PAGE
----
*To*: Andreas Lochbihler <andreas.lochbihler at inf.ethz.ch>*Subject*: Re: [isabelle] Problems with code-datatype*From*: René Thiemann <rene.thiemann at uibk.ac.at>*Date*: Tue, 30 Sep 2014 15:14:27 +0200*Cc*: Wenda Li <wl302 at cam.ac.uk>, Cl-isabelle Users <cl-isabelle-users at lists.cam.ac.uk>*In-reply-to*: <5429095F.4080401@inf.ethz.ch>*References*: <25d9ff3ada61aa5addb91990cc942ec0@cam.ac.uk> <0B514A24-8963-4ED7-8FA2-AF999CC7E74C@uibk.ac.at> <5429095F.4080401@inf.ethz.ch>

Hi Andreas, >> However, this solution has the small problem, that the test "t = B" is done in both >> get_no_B and get_no_B'. In my real application this test "t = B" is a bit more complicated to >> compute, so still the solution is not optimal. (The original definition of get_no_B only had >> one test "t = B") > You can avoid the duplicate test by lifting the invariant no_B to the type "no_B option". To that end, you have to introduce another type constructor, say no_B_option (see below for an adaptation of your example). The tricky bit is to get from no_B_option back to no_B option. There, you must not use lifting in the result type; otherwise, the same problem reoccurs. First of all, thanks for your hints. Unfortunately I was not able to adapt your proposed solution to my case for the following reasons. 1) I do not see why in your solution there is only one test "t = B": in get_noB' there definitely is one "t = B" test, and the second one is hidden in unpack_no_B_option, where again you make a case analysis which seems similar to a "t = B" test, i.e., here you have to choose the reason why the value is in no_B (whether it is the reason A or C) 2) I did not understand why the type-copy no_B_option should help at all: with A_no_B and C_no_B at hand you can more easily and directly define definition get_no_B :: "test => no_B option" where "get_no_B t == if t = B then None else case t of A => Some A_no_B | C => Some C_no_B" or even definition get_no_B :: "test => no_B option" where "get_no_B t == case t of A => Some A_no_B | B => None | C => Some C_no_B" > Here, I use a a case combinator, but your real use case might require something else. 3) Exactly. In my real case I have typedef special_functions = "{ f :: nat => nat. P f}" where P is some predicate of interest on functions. Here, I do not see how I can easily write functions similar to "A_no_B" or "C_no_B" which always create objects of special_function type (without actually checking P). This would then again lead to two invocations of checking P: one in the function corresponding to "A_no_B", and the other similar to get_no_B with then checks whether it should return None or Some. Cheers, René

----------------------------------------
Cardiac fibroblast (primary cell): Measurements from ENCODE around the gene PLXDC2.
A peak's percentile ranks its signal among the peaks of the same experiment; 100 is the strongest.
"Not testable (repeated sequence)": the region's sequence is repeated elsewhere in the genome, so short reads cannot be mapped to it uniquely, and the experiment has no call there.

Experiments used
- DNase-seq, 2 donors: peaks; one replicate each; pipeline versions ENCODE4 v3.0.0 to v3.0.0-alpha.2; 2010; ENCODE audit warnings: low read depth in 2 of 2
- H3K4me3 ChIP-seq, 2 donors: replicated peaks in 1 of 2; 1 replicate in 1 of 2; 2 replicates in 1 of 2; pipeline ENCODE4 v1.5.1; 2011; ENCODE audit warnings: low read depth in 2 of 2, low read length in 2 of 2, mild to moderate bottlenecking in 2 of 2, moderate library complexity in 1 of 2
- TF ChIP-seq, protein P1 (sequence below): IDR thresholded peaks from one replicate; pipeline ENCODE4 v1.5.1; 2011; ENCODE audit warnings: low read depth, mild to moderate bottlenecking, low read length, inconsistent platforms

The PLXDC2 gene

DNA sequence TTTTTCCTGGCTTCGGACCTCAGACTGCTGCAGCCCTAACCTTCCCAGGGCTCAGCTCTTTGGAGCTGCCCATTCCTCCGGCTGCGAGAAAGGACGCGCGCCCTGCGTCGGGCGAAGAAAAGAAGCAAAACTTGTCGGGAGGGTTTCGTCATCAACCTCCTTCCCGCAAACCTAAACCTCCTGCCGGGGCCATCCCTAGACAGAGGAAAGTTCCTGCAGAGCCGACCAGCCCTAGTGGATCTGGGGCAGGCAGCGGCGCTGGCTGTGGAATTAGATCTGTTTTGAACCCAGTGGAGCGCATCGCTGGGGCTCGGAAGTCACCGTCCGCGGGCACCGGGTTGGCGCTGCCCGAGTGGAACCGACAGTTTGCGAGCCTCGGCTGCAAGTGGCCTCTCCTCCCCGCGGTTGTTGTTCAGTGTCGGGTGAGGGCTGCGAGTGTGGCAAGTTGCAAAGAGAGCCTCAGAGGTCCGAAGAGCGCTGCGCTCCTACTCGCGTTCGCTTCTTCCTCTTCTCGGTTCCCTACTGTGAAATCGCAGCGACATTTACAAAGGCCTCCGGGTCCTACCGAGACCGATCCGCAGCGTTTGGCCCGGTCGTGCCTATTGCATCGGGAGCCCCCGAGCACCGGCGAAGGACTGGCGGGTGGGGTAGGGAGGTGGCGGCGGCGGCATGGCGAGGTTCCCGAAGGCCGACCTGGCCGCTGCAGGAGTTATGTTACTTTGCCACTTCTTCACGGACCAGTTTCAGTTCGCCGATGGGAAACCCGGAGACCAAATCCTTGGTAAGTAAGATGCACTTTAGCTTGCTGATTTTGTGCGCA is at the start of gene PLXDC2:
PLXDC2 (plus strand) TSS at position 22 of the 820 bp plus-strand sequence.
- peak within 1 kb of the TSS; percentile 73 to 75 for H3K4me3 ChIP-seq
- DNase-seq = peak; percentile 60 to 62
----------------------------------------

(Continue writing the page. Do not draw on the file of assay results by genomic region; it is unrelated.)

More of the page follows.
**Follow-Ups**:**Re: [isabelle] Problems with code-datatype***From:*Andreas Lochbihler

**References**:**Re: [isabelle] Problems with code-datatype***From:*Wenda Li

**Re: [isabelle] Problems with code-datatype***From:*René Thiemann

**Re: [isabelle] Problems with code-datatype***From:*Andreas Lochbihler

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